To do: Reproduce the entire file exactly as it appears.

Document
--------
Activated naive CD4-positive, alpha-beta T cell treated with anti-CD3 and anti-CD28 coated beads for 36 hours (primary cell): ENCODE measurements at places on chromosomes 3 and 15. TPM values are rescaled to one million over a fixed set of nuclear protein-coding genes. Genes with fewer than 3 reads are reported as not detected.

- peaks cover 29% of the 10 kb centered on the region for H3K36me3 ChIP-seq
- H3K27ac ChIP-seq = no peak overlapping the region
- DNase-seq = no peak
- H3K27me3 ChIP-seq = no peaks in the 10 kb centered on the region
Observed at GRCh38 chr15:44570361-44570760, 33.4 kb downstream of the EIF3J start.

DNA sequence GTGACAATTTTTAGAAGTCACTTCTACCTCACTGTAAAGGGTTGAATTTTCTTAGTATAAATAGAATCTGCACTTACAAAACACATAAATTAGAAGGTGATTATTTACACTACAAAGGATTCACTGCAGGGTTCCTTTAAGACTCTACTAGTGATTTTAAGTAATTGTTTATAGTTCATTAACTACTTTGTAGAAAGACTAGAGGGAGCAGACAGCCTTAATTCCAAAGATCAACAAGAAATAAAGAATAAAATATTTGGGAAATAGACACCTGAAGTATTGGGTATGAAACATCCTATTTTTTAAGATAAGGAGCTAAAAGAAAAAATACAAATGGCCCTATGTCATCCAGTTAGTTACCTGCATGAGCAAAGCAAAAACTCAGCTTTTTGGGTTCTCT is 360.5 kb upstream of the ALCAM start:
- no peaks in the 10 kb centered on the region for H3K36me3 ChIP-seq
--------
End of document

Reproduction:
Activated naive CD4-positive, alpha-beta T cell treated with anti-CD3 and anti-CD28 coated beads for 36 hours (primary cell): ENCODE measurements at places on chromosomes 3 and 15. TPM values are rescaled to one million over a fixed set of nuclear protein-coding genes. Genes with fewer than 3 reads are reported as not detected.

- peaks cover 29% of the 10 kb centered on the region for H3K36me3 ChIP-seq
- H3K27ac ChIP-seq = no peak overlapping the region
- DNase-seq = no peak
- H3K27me3 ChIP-seq = no peaks in the 10 kb centered on the region
Observed at GRCh38 chr15:44570361-44570760, 33.4 kb downstream of the EIF3J start.

DNA sequence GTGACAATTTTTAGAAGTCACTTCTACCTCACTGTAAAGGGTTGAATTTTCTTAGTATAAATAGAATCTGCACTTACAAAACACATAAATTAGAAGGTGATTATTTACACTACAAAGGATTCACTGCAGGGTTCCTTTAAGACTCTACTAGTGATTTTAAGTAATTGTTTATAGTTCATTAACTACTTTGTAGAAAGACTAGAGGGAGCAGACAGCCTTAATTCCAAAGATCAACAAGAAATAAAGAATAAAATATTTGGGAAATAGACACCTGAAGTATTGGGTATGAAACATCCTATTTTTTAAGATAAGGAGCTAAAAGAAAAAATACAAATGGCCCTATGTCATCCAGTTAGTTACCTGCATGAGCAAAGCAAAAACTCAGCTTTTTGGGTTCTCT is 360.5 kb upstream of the ALCAM start:
- no peaks in the 10 kb centered on the region for H3K36me3 ChIP-seq